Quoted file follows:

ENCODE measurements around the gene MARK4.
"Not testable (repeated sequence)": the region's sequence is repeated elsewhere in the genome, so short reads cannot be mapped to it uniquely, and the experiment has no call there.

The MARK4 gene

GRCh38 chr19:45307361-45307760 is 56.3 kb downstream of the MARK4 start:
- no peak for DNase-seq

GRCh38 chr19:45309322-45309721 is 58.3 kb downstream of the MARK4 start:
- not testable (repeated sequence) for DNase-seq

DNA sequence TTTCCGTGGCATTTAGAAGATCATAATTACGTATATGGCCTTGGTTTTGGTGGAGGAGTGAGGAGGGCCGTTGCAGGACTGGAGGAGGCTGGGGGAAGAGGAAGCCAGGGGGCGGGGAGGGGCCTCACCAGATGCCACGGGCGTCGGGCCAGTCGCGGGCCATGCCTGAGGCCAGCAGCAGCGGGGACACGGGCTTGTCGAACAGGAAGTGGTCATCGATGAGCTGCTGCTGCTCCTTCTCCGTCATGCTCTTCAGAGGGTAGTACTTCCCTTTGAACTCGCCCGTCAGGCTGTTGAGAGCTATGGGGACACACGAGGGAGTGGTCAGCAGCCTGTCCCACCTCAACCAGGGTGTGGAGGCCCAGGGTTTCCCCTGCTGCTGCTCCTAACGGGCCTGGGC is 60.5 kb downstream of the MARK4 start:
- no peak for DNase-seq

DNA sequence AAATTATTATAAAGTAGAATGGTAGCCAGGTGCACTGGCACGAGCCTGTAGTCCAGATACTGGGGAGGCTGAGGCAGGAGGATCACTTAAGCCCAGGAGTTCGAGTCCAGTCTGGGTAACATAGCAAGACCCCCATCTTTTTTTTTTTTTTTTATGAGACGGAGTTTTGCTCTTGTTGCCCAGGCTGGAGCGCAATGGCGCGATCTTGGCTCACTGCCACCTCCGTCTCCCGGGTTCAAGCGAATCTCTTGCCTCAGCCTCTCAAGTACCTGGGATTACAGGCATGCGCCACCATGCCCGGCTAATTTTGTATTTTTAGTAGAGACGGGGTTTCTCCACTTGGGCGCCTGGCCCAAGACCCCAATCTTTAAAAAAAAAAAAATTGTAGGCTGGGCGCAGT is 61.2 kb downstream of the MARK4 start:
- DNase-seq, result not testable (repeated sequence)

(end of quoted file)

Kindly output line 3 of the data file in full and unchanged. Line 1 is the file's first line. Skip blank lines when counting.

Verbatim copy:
The MARK4 gene